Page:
Opening Notes

Opening Notes

The 'Worlds' can wait

TANYA DAVIES March 30 1998
Opening Notes

Opening Notes

The 'Worlds' can wait

TANYA DAVIES March 30 1998

Opening Notes

The 'Worlds' can wait

TANYA DAVIES

Elvis Stojko risked serious injury for Olympic gold, but he is not about to tear up his ailing leg for a shot at a fourth world championship. The Richmond Hill,

Ont., figure skater, who competed in Nagano, Japan, despite the nagging groin pull, announced last week that he will not defend his title at the World Figure Skating Championships in Minneapolis in early April. As a result, Jeff Langdon, 21, of Barrie, Ont., and 17-year-old Emanuel Sandhu of Richmond Hill, Ont., will be Canada’s only representatives in the men’s competition.

Doctors advised Stojko, 25, that the injury he sustained at the Canadian championships in January had not healed properly, and that it could become chronic if he kept training. The three-time world champion said he would rest before beginning a spring U.S. exhibition tour. And while he would not say if he planned to join the lucrative professional circuit next season, a source close to the skater told Maclean’s that Stojko has already decided to remain amateur for at least another

year. Stojko may have tipped his hand, saying: “Maybe there’s a little more money in pro skating, but I’ve always enjoyed the challenge of top-level competition.” Perhaps more to the point, one more world title would give him the same number as his longtime rival, Kurt Browning.

Hemp with a head

Bowen Island Brewing Co. is creating a buzz with its new beer, Hemp Cream Ale. The Vancouver microbrewery has launched the first beer in Canada made from hemp, the non-intoxicating cousin of marijuana. “The phones have been ringing off the hook,” says sales manager Les Patterson. “Bars and restaurants are begging us to send them kegs." The first establishment to serve the novelty beer, which has a 4.5-per-cent alcohol content, was The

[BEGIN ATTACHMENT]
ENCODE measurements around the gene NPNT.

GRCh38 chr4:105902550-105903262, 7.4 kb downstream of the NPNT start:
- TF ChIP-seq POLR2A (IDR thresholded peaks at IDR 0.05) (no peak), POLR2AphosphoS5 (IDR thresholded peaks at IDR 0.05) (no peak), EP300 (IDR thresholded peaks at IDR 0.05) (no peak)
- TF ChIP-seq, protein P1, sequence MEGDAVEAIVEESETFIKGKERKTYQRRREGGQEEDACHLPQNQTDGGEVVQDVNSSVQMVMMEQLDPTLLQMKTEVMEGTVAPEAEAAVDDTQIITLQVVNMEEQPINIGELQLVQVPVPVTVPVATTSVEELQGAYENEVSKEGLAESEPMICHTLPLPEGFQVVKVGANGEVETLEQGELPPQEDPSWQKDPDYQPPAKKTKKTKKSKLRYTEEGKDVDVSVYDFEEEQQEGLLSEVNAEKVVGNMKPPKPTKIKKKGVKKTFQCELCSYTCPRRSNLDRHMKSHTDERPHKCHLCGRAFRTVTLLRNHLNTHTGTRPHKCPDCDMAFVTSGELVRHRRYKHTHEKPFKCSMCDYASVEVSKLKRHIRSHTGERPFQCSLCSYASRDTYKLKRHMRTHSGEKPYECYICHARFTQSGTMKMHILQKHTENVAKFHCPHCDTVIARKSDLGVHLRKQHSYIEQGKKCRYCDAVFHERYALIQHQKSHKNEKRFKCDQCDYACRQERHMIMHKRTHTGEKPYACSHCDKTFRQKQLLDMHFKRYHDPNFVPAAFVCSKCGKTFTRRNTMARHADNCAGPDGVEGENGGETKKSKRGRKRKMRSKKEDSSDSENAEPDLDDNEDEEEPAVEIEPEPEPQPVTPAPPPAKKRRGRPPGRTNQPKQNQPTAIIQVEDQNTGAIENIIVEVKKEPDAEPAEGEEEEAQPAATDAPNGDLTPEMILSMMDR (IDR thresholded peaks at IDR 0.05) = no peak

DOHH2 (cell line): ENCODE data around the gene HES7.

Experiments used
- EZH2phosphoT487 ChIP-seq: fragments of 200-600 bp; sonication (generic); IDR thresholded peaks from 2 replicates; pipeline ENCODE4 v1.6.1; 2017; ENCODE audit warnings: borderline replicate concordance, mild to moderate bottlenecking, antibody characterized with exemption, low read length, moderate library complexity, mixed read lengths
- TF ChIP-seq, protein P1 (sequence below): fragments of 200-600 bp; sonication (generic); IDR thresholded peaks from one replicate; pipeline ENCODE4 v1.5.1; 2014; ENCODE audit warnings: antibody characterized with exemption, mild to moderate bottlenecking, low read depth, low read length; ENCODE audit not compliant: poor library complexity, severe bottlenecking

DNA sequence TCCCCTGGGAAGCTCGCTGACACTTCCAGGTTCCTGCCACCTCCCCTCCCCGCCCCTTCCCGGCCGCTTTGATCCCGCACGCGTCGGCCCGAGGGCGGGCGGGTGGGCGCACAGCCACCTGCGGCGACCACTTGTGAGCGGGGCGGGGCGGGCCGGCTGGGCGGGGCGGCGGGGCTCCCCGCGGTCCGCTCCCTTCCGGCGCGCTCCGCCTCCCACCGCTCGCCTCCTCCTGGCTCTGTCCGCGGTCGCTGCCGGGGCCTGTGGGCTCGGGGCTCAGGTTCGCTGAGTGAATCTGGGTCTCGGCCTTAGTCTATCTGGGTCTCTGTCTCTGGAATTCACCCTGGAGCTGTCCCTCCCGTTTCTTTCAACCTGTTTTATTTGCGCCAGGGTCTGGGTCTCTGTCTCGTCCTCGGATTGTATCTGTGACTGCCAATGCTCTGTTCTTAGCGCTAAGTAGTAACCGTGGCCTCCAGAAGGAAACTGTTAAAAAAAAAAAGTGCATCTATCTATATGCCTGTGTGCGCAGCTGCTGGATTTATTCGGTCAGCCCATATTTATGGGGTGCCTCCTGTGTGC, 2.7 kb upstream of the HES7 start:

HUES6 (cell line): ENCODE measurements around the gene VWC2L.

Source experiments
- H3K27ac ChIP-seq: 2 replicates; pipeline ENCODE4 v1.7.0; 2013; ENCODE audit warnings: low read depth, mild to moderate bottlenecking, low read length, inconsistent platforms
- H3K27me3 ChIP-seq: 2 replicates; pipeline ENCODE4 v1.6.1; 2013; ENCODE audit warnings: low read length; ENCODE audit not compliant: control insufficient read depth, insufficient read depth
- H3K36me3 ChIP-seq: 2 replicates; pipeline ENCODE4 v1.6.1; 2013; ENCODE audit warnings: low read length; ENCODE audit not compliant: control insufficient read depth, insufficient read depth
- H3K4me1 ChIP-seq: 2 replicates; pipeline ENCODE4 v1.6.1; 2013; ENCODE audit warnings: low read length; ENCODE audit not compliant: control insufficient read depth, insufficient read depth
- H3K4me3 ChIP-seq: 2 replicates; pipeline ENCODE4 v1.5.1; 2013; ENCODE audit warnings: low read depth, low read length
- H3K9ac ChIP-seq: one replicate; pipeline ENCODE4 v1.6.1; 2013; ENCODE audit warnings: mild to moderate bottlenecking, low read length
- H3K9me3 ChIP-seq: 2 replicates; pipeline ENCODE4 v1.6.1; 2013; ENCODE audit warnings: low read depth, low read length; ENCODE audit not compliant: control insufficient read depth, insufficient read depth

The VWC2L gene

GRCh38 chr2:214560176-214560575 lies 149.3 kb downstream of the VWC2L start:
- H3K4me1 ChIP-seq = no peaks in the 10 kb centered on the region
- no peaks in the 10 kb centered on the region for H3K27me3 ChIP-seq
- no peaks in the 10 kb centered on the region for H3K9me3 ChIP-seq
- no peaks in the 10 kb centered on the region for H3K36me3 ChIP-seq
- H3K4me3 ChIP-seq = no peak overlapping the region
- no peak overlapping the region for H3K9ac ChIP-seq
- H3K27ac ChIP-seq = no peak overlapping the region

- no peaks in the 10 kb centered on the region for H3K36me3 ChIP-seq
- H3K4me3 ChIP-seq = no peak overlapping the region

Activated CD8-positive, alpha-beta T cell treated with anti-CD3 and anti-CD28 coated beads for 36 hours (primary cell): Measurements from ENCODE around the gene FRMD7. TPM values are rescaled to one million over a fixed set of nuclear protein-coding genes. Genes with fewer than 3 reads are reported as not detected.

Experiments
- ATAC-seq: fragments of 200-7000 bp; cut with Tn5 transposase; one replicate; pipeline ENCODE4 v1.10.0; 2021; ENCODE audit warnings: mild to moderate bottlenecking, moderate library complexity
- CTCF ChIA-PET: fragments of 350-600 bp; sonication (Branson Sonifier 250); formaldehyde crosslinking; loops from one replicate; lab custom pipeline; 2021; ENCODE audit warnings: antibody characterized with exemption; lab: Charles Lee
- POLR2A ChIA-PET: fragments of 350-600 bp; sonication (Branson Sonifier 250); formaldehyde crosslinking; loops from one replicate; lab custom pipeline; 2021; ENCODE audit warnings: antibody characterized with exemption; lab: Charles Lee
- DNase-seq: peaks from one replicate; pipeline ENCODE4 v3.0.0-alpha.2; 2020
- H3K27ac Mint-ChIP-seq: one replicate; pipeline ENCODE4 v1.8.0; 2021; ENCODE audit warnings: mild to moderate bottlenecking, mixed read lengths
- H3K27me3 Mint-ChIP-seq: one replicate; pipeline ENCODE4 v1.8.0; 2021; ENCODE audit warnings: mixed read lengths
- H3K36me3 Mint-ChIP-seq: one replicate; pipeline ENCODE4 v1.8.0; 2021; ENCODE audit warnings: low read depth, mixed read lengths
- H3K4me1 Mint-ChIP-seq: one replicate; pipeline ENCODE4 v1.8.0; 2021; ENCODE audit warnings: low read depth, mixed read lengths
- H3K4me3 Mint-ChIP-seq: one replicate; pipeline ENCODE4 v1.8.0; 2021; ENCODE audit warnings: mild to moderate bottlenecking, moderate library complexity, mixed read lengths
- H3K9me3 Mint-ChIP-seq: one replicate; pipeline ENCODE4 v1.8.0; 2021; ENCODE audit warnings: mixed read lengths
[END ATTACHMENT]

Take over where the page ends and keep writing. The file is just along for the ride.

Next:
Longhorn in Whistler, a resort 150 km north of Vancouver known for excessive partying. “People are going to try it because of the name,” says general manager Norman Strim. “Which is fine by us.”

The beer is made from sterile seeds of the same commercial hemp used to weave rope and textiles. Although it contains only 0.3 per cent of tetrahydrocannabinol— THC—which is responsible for the mari-

juana high, the brewer tests each batch to make sure drinkers don’t get more blitzed than they bargained for.

When the idea of a hemp beer was first suggested last year, Patterson says most staff laughed at the idea. Everyone except Don Bradley, Bowen Island owner and brew master, who began a six-month experiment to create a palatable beer. And while the company is thrilled with Hemp Cream’s reception, Patterson points out that Bowen Island does not endorse marijuana use: “We’re just making beer, that’s all.”

Champagne cats, caviar canines

While many luxury hotels offer VIP treatment to their guests, Vancouver’s Sutton Place Hotel has taken pampering one step further. Last month, the five-star establishment introduced its Very Important Pet program. Starting at $95 per day, Fido or Fluffy will receive extras such as a massage, regular walks, and room service that would make most humans drool: grilled T-bone steak or seared tuna topped with caviar. Each entrée is served on fine

porcelain with a bowl of Evian water to wash it down. And while the turndown service does not include a chocolate on the pillow, the favored pet does receive a bedtime treat of either a biscuit or anchovy-flavored popcorn.

Judy Ahola, director of public relations at the hotel, acknowledges that, to date, no one has booked the service. But she says the hotel has received several inquiries about it. “People are beginning to plan their summer vacations,” she says. “And we are offering the option of giving their pet a bit of a break, too.” In the highly competitive tourism industry, it would seem that the Sutton aims to be—or, at least, cater to—top dog.